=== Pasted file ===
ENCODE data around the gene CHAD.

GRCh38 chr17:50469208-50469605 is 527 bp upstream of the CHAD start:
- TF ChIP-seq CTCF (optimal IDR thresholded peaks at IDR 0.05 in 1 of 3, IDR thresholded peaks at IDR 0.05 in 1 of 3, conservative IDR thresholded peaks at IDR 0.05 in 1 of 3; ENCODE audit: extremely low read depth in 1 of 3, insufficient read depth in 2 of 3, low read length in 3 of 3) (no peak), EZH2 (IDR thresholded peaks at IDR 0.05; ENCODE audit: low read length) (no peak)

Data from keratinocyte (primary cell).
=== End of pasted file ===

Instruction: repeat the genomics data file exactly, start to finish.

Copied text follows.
ENCODE data around the gene CHAD.

GRCh38 chr17:50469208-50469605 is 527 bp upstream of the CHAD start:
- TF ChIP-seq CTCF (optimal IDR thresholded peaks at IDR 0.05 in 1 of 3, IDR thresholded peaks at IDR 0.05 in 1 of 3, conservative IDR thresholded peaks at IDR 0.05 in 1 of 3; ENCODE audit: extremely low read depth in 1 of 3, insufficient read depth in 2 of 3, low read length in 3 of 3) (no peak), EZH2 (IDR thresholded peaks at IDR 0.05; ENCODE audit: low read length) (no peak)

Data from keratinocyte (primary cell).